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As laws change and the tax codes are updated, I’m always looking for planning opportunities for our clients. The most recent opportunity will impact only a small subset of our clients, but can save a family approximately $8,000 per college student. This strategy revolves around college planning and specifically focuses on college tuition funding, 529 college savings plan distributions, and the American Opportunity Tax Credit (AOTC).

The AOTC is a tax credit for qualified education expenses for the first four years of a qualified student’s higher education. The maximum annual credit is $2,500 per eligible student. For the purpose of this example, you’ll only claim $2,000 of the available $2,500. Read more about the AOTC here.

Two elements must be existing for this planning opportunity to work:

1. You have a fully funded 529, which means that you have assets at, or in excess of, the expected college tuition payments for all four years of school. If you expect tuition to be $100,000 for four years, you have saved at least $100,000 in the 529.

2. You have a modified adjusted gross income of $80,000 or less ($160,000 or less for joint filers) which allows you to claim the American Opportunity Tax Credit for an eligible student’s qualified expenses.

This strategy could be a fit in these situations:

1. Generous family/grandparents – Sometimes it takes a family to put a child through college. We frequently see grandparents funding a large part of their grandchild’s 529. I’ve also seen an increase in other family members making contributions. Close family and friends can give monetary gifts toward the child’s 529 instead of, or in conjunction with, a gift at birthdays and holidays.

2. High-income earners who are in transition years – We work with many high-income clients who expect to have a life transition well before they retire. This could be a less demanding job, starting their own business, or taking a sabbatical from work, i.e. a mini retirement

3. Divorce – In a divorce situation, if one spouse has a much higher income than the other, the spouse with the lower income may be able to execute this strategy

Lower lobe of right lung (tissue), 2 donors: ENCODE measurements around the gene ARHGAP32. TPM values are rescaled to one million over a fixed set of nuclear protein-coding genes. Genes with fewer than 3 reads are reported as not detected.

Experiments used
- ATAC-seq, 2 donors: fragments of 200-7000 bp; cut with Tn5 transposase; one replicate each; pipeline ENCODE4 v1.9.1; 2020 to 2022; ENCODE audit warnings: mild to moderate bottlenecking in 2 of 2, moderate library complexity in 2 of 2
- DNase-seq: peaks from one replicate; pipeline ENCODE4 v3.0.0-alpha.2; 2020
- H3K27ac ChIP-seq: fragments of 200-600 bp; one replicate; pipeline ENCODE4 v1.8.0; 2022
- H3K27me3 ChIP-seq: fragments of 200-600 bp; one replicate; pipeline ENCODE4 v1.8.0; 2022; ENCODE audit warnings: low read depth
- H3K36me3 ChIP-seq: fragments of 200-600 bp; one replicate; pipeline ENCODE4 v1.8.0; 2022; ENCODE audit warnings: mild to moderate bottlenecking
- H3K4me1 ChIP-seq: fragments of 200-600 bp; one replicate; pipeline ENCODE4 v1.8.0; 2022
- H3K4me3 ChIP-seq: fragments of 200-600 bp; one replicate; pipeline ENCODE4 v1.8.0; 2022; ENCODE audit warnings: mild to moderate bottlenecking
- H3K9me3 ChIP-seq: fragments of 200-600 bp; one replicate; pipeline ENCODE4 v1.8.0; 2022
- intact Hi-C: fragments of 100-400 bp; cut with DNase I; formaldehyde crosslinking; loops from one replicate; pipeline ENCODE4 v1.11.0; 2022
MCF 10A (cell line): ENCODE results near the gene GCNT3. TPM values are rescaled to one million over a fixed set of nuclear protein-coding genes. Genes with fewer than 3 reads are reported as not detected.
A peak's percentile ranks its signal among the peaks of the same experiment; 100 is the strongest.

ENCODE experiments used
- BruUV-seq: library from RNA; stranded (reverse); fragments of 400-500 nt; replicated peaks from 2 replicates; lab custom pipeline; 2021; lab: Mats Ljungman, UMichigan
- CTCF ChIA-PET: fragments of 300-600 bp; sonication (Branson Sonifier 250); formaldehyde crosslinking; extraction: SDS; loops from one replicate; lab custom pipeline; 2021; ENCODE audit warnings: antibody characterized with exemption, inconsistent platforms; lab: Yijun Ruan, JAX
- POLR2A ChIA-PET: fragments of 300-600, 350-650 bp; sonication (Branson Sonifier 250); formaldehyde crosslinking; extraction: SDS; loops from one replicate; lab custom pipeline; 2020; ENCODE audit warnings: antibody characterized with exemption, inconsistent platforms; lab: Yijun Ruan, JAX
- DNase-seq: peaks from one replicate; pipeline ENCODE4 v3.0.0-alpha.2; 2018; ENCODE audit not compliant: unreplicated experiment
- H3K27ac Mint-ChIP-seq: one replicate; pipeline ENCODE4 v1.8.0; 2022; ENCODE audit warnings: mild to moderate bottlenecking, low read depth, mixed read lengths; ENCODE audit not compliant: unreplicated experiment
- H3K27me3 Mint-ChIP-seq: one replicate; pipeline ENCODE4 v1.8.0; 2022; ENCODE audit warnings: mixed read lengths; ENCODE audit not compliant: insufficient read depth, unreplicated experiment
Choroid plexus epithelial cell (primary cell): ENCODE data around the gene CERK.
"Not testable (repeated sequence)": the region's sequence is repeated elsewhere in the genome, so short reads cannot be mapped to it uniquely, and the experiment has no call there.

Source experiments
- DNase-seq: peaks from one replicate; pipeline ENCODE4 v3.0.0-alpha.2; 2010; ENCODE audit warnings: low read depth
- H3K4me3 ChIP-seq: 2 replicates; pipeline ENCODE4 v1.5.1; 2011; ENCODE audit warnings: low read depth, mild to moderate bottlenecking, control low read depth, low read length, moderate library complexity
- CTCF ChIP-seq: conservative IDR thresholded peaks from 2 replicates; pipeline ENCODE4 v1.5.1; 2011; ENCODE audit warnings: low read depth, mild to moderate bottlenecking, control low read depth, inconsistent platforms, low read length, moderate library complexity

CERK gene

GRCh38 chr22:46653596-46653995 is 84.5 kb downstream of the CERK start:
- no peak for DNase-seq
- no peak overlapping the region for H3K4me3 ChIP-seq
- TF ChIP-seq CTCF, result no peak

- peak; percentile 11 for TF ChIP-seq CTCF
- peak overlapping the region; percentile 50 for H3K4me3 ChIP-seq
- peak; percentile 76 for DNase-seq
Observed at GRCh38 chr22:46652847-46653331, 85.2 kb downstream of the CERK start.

4. Scholarships – Out- of-pocket expenses will be lower if a child receives a scholarship. You may not have been able to fully fund the 529, but when you include the award it’s possible you may now have a fully funded 529

In each of previous four situations, you’ll take out a small student loan each year to pay for a portion of the annual college tuition. This may sound counterintuitive at first glance because I just said a prerequisite is a fully funded 529. I’ll explain why the loan is needed in short order.

As an example, I’ll use Bridgewater State University’s annual tuition rate. Outside of the University of Massachusetts system, Bridgewater State is the largest public college in Massachusetts. The cost for in-state students is roughly $27,000 a year including tuition, and room and board, making the cost of a four-year degree around $108,000.

How to Implement the Strategy

In year one of college, you’ll take out a $2,000 student loan. With household income under the AOTC limit, you’ll receive a $2,000 tax credit. By taking the loan and receiving the tax credit’ you’ll essentially get $2,000 of “free money,” which reduces the tuition bill from $27,000 to $25,000. You’ll then use $25,000 of the money in the 529 to cover the remaining tuition for the year. You’ll repeat this process for years two, three, and four.

Without taking the $2,000 loan and applying it to qualified educational expenses, you wouldn’t be eligible for the AOTC. Over four years, you’ll receive $8,000 in tax credits and now have $8,000 in student loans plus any interest accrued over that time.

The SECURE Act allows up to $10,000 of 529 plan money to be used to pay off student loan debt. The $10,000 is a lifetime amount NOT an annual limit. In the final year of school, you can make a distribution to pay off the $8,000 plus interest you incurred over the previous four years.

Final Thoughts

What hasn’t changed was the amount of money it cost to send the child to school. You still paid $108,000 for the four-year degree. What you gained by implementing this concept is $8,000 in tax credits that you otherwise would not have received.

Since this can be a complex strategy to implement, you should work with a team of professionals to help navigate the nuances. You have to make sure the loans are used to pay for qualified expenses, time the payments correctly to receive the American Opportunity Tax Credit, and confirm that your state has adopted the provision in the SECURE Act that relates to 529 distributions for student loans. All said, if you’re willing to put in a little bit of work and meet the two requirements for this planning process, $8,000 in tax credits may be available to you